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We Are MomsRising!
Abbie Gately's picture

In today’s installment of We Are MomsRising, we talked to Rebecca in New Hampshire about celebrating National Breastfeeding Awareness Month. Read her story below. To learn more about the We Are MomsRising campaign, check out this blog post. To learn more about National Breastfeeding Awareness Month, check out this link

All moms need more support and less judgment because raising tiny humans is just hard. I am a working mom of two that has experienced both success and failure with breastfeeding. My firm belief is that the overwhelming factor in my divergent experiences was the role of maternal support and patient advocacy.

The birth of my firstborn was traumatic. She came weeks early, my labor was intense and unmedicated, and we both suffered complications. During labor and after, I felt overwhelmed, lost, and unsupported. There was a strong pressure to breastfeed by hospital staff but in the end, abstract pressure alone could not create the environment in which breastfeeding was successful. I left the hospital feeling defeated and that I had failed at the first thing that should come natural to a mom.

And honestly, I carried that sense of guilt for years.

Fast forward almost four years to the birth of my son. This time around, I was determined to make sure that I had an advocate for myself, for my baby, and for our needs. While I trusted my OBGYN and I have a supporting partner – I knew I wanted someone dedicated and present during my entire labor and delivery that understood my needs and could act as a conduit for those needs to hospital staff. For that reason, I hired a doula and made sure my OBGYN and hospital staff were on board with her presence. My doula and the hospital staff worked as a team and my second labor experience was the opposite of my first. I felt connected to staff, respected, and supported.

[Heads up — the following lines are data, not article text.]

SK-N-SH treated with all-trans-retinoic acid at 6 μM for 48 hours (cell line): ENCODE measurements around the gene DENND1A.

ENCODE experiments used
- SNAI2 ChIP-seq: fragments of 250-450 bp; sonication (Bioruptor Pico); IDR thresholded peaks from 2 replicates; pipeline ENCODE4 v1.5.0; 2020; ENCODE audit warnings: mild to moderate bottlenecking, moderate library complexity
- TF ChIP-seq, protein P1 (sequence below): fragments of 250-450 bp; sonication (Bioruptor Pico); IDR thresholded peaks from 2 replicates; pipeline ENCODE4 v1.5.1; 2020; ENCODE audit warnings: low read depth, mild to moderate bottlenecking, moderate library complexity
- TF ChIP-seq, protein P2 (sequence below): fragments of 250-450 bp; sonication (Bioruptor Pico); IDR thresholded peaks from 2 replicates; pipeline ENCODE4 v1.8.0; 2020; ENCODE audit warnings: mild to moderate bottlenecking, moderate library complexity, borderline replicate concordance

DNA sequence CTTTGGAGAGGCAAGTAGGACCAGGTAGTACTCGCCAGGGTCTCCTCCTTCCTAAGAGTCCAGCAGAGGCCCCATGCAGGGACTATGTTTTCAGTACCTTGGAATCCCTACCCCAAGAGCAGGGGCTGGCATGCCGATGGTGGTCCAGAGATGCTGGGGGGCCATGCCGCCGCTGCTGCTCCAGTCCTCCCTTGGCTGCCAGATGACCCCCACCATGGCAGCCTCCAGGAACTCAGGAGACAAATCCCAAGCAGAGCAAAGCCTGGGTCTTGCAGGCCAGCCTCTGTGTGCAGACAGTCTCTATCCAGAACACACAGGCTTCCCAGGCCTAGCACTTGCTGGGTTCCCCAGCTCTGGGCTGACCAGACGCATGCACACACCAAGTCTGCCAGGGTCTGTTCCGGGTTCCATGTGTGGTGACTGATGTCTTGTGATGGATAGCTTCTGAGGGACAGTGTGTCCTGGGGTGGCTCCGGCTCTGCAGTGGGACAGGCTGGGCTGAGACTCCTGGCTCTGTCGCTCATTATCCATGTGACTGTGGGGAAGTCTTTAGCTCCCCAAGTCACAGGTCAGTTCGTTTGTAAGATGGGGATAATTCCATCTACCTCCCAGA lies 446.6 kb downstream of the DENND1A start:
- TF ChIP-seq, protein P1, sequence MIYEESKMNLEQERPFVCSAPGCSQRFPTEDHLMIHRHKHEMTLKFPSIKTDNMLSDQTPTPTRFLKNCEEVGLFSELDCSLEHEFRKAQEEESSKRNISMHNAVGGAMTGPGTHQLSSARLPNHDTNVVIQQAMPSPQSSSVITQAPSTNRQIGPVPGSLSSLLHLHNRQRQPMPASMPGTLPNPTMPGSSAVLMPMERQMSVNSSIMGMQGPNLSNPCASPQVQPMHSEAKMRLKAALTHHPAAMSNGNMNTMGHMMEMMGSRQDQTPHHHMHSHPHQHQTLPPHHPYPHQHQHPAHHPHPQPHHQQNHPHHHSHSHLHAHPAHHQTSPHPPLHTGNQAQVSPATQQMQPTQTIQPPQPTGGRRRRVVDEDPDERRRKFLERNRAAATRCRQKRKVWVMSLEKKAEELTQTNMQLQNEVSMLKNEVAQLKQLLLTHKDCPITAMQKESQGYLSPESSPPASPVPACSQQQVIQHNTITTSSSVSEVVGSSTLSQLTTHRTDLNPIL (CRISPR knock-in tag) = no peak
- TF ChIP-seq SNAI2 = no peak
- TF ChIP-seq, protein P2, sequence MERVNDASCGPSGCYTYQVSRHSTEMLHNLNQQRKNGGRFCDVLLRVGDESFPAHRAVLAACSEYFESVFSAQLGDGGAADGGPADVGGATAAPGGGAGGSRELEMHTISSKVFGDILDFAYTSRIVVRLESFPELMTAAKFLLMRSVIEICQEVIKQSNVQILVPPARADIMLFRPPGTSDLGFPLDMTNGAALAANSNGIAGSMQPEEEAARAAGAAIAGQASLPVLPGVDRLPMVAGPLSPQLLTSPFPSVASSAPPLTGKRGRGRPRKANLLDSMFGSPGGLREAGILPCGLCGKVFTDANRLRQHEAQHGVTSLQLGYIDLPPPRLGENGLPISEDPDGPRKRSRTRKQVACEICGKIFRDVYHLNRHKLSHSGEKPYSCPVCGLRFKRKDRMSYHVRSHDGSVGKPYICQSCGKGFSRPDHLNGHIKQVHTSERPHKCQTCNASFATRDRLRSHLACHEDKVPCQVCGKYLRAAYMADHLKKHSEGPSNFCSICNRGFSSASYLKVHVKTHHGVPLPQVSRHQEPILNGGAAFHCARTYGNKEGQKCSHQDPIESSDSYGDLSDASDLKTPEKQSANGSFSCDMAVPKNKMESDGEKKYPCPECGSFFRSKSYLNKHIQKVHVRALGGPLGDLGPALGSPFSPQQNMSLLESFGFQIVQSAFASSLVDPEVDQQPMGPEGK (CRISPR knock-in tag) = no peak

I was successful at breastfeeding my second-born not because I magically became a more intuitive mother – but rather because those around me offered concrete supports without judgement. Supports included simple things like teaching me how to hand express and spoon feed my newborn that couldn’t latch, extending to more complex supports like identifying his tongue tie and referring us to a specialist to talk with me about options. These supports continued as I went home with my newborn in the form of a visiting nurse and repeated calls with a lactation consultant.

Breastfeeding my second baby has opened my eyes to a different world of challenges that I did not experience with my first (like sexual harassment when I am feeding and the utter lack of safe and clean public spaces to nurse or pump). It has also made me realize that to be an advocate for breastfeeding, you first have to be an advocate for all moms. What I learned from my [breastfeeding] experiences is that it is all hard and all moms (breastfeeding or not) deserve respect and supports that actually help. Without broader maternal support, for first-time moms or moms of many, we cannot expect breastfeeding success to be the norm.

I want to say to all the moms out there (and to that first-time mom version of myself) – I see you, I hear you and I support you. You are more than enough.

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